In a Feb 9 letter to Pride Toronto executive director Tracey Sandilands, Ward 27 city councillor Kyle Rae wrote that he “found the intervention of Queers Against Israeli Apartheid (QuAIA) in last year’s Pride parade completely out of keeping with the spirit and values of Pride Toronto.”
Rae urged the organization’s board of directors to “review the parade entrance requirements to ensure that Pride’s mission, vision and values are reflected in the contingent’s participation.”
In other words, hinted Rae, get QuAIA to soften its political messaging. Tell its members to stop using the term “Israeli apartheid” in the parade. If they can’t be convinced, prevent them from marching altogether.
A month later, Pride announced its sign-vetting policy.
It was pure folly from the beginning. Pride Toronto agreed to take on the mantle of censor and to establish an ethics committee empowered to weed out unsavoury political views. Sandilands told me the organization was drafting a “freedom of expression policy.” It was all so positively Orwellian, as though a series of directives issued in newspeak from the Ministry of Truth.
But as you’d expect, gay and lesbian people saw right through it all and called Pride Toronto on its obvious misstep. And to its credit, on March 23, the organization issued a brief correction setting things right.
Tempest in a teapot, tamed. Time to move on.
But then on April 18, a report in the Toronto Star‘s online edition quoted Mike Williams, Toronto’s general manager of economic development and culture, saying that QuAIA likely violated the city’s anti-discrimination policy and that Pride Toronto risked losing city funding next year if it doesn’t do something about it this year.
“We have the right to disqualify them from future grants, so we certainly would look at that,” Williams told the Star. “Every circumstance is different, so I’m loath to tell somebody flat out, ‘If this happens you won’t get your money next year.’ But it sure would become a very strong possibility.”
Pride Toronto received almost one third of its $3 million in revenue in 2009 from various levels of government. A little more than $173,000 came from the City of Toronto (ironically, $5,000 of that in the form of an Access, Equity and Human Rights Grant). More than a third more came from corporate sponsorships. Pride Toronto raised the remainder — $822,668 — itself by collecting donations and participation fees, and by selling beer and advertising.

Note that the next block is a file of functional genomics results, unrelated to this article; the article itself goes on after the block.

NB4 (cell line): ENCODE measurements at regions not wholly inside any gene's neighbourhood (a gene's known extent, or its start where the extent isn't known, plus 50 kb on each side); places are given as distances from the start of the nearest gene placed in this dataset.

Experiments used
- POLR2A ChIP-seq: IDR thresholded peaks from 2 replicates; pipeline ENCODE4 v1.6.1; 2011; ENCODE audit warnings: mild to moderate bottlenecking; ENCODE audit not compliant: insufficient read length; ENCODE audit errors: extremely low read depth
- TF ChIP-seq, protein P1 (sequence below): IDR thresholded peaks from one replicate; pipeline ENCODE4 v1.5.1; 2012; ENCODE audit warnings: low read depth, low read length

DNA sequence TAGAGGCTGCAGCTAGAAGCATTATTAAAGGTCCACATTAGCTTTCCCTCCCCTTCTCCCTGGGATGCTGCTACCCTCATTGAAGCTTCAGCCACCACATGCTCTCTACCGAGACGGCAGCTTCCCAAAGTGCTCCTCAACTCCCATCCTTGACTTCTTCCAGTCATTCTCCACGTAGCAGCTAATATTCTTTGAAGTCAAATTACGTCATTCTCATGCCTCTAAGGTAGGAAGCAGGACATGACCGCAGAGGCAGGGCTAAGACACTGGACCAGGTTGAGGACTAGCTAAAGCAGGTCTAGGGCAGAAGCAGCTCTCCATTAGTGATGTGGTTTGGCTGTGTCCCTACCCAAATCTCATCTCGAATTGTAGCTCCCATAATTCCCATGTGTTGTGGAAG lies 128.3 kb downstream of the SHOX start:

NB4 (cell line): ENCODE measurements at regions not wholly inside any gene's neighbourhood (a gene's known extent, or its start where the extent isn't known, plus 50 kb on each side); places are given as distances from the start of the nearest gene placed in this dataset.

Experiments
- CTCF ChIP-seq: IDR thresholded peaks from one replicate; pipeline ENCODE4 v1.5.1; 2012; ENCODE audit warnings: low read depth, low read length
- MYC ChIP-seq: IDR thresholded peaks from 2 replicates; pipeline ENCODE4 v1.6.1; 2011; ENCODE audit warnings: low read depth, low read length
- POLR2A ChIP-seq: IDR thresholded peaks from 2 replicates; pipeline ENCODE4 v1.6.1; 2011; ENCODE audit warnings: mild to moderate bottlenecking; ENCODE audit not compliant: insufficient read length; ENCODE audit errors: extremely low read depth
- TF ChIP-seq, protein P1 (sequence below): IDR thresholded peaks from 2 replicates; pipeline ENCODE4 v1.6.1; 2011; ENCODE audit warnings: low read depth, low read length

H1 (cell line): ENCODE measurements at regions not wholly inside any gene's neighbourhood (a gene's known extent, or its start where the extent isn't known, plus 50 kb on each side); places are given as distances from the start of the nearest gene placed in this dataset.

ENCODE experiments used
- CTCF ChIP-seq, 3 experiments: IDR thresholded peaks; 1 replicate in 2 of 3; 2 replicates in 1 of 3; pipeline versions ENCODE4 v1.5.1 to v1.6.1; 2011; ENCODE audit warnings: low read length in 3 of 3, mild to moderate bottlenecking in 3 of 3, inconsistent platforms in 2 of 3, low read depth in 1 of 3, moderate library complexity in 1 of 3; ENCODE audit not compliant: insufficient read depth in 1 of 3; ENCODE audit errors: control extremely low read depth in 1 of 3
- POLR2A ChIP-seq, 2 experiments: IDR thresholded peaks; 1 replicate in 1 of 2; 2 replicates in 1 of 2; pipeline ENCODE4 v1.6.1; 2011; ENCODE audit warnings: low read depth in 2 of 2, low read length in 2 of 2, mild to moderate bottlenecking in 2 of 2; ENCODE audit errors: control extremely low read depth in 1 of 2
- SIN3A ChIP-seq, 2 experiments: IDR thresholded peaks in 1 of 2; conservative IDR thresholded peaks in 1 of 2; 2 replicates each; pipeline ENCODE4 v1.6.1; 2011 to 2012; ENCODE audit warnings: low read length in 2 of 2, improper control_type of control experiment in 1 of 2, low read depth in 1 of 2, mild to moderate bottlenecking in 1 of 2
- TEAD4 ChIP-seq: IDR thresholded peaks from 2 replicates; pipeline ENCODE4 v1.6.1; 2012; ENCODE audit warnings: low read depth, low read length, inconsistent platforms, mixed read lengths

Pride Toronto has been mainlining government and corporate sponsorship dollars for some time now. And when the dealer wants a favour, it hardly ever seems too much to ask. This is a perfect illustration of the perils of relying on — of believing there is an absolute need for — government grant and corporate sponsorship money for advocacy work. There are almost always strings attached, hoops to jump through and conditions to meet. A little concession here, some creative rationalization there, a little going back on the things you believe; it’s all worth it in the end when you weigh all the good you can do with a huge pile of government cash.
But the cost in this case is simply too high. Censoring the opinions of parade participants, no matter what they are, flies in the face of everything the gay liberation movement was built upon.
It’s great that gay and lesbian people have the support of government for the cultural and economic contributions we make to Canadian society. We should be grateful for that support. But our political representatives, corporate funders and Pride organizers need to accept that when faced with an ultimatum like this one — to censor and be funded, or to do the right thing but live more frugally — the moral high ground is simply not for sale.
QuAIA members should march in the parade with whatever signage they see fit. Pride Toronto should make clear to its funders that it is grateful for all their financial support but that free expression — whether it be political messaging, nudity or same-sex sexual expression — is a beautiful part of gay culture that simply ought to be embraced.
If funders can’t accept that, they should fund something else.